07/12/2022

Digitalisation of company law

In this newsletter, HVK Stevens would like to provide you an overview of (recent) developments on the Digitalisation of company law in the Netherlands and Europe.

Company Law Digitalisation – Background

On 13 March 2019, the European Parliament and Council concluded an agreement for a new directive that sets rules to facilitate mergers, divisions or transfers of registered offices within the single market.

The aim of the Directive 2019/2121 – which was adopted on 27 November 2019 – is:

  • ‘to reinstate a predictable framework, legal certainty and create common standards of procedures for assessing cross-border operations in the EU’. This directive is part of the ‘Company Law package’ adopted by the European Commission on 28 April 2018, which also contains a proposal for a directive on the use of digital tools and processes in company law;
  • to ensure that these cross-border operations cannot be misused for fraudulent or abusive purposes (Anti money laundering/AML).

Developments in the Netherlands

In April 2022 the proposal for implementation of the Directive 2019/2121, including an amendment of among others Book 2 of the Dutch Civil Code was sent to the House of Representatives (de Tweede Kamer).

Due to a breach in the proposal between the possibility of the incorporation in English and the impossibility of an amendment of the articles of association in English, the proposal has been amended, to include the possibility to execute the amendment of the articles of association in English.

The implementation of the amendment was expected on 1 January 2023, but it has been postponed to July 2023.

Developments at European level

As mentioned in the first paragraph, 1st bullet, another Directive was adopted. This Directive together with the Commission Implementing Regulation (EU) 2020/2244 , set out rules on the system of interconnection of business registers (‘BRIS’). It allows EU-wide electronic access via e-Justice to company information and documents stored in Member States business registers. BRIS also enables business registers to exchange between themselves notifications on cross-border operations and on branches. etc.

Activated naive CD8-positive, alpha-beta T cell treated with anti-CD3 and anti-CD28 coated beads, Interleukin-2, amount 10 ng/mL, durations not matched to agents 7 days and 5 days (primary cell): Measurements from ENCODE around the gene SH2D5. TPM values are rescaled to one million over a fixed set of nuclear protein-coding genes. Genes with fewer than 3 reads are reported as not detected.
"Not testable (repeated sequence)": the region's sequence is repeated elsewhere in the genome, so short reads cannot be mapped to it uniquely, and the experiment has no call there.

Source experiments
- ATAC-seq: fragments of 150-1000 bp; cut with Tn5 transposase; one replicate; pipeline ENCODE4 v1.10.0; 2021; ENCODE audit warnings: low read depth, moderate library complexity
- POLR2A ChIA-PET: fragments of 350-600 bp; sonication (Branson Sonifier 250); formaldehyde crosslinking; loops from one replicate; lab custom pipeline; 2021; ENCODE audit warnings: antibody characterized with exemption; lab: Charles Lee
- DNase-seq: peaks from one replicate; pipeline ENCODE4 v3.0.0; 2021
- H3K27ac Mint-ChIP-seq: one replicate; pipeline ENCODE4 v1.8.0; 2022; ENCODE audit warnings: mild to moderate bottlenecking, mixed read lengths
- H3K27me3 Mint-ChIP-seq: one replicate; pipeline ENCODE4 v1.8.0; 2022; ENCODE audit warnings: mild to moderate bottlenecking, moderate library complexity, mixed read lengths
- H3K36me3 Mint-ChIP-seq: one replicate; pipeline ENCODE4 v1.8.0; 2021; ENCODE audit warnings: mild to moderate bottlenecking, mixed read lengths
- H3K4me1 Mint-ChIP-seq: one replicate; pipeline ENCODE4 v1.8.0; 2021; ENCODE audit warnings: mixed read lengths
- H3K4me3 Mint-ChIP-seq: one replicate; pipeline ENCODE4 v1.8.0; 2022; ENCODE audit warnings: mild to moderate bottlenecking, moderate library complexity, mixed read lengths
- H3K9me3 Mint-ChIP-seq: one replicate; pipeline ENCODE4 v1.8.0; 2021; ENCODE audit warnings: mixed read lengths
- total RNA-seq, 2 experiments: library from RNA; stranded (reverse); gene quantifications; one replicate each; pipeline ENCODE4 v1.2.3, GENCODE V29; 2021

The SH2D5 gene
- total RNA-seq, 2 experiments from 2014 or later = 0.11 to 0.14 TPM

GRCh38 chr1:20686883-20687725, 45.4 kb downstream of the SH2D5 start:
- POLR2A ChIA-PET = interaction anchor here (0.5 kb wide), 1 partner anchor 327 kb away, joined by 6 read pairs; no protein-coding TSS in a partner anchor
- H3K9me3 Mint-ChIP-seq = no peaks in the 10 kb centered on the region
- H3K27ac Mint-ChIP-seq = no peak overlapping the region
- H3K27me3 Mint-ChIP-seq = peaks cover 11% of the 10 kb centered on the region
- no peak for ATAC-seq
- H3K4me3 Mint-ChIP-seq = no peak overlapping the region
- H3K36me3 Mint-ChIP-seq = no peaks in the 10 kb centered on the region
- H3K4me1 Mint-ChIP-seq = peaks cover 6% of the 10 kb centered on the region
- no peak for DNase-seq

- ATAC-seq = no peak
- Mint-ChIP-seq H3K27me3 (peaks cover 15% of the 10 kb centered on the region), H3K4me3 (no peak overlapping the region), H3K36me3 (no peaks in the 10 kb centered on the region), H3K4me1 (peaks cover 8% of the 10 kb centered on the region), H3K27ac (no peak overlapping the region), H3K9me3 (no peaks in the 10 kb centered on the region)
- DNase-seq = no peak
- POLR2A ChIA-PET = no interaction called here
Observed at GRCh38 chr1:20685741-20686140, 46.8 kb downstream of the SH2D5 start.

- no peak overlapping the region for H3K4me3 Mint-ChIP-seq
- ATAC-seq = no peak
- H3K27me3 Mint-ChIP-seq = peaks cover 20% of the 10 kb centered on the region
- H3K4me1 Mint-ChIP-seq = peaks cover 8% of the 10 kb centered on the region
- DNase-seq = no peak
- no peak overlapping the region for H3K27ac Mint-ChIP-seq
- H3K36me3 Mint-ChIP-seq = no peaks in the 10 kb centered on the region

On 14 November last, Willem Gerbers was – as representative of the Dutch KNB (Koninklijke Notariële Beroepsorganisatie) – invited to share his knowledge and vision about the need, obstacles and the challenges the notaries in Europe are faced with.

His conclusion was that steps forward are taken especially with the ideas on the scrutiny of information and the reliance on registers. The notary should play a key role in entering correct information into the (local) business registers to improve readability and consequently reliability.

Obstacles are there to overcome – let’s work with one common language (next to the preferred language of the respective Member State) and work with a transposition table to ensure conformity on terms and definitions that should encourage the harmonisation of the company law systems of the Member States.

How to understand the information you find in BRIS, that challenge we are facing, is called harmonisation.

He recommends that the accessibility of BRIS could be improved by making BRIS accessible also for non-Member States.

E-justice portal and UBO registers

The European e-Justice Portal is conceived as a future electronic one-stop shop in the area of justice.

The e-Justice Portal can be consulted for information regarding Ultimate Beneficial Ownership, via the Beneficial Ownership Register Interconnection System (‘BORIS’). This is a tool for linking national central registers containing information on the beneficial owners of companies and other legal entities, trusts and other types of legal arrangements.

However, family firms and shareholders have campaigned against having an open system because of the privacy implications. This interference is not justified by its purpose i.e. countering money laundering and terrorist financing. On 22 November 2022, the European Court of Justice said the registers should be closed to the general public but remain open to the tax office and financial fraud investigators. As a consequence thereof, the Dutch Chamber of Commerce has suspended the UBO register to the public on a temporary basis, while the implications of the court ruling are examined.

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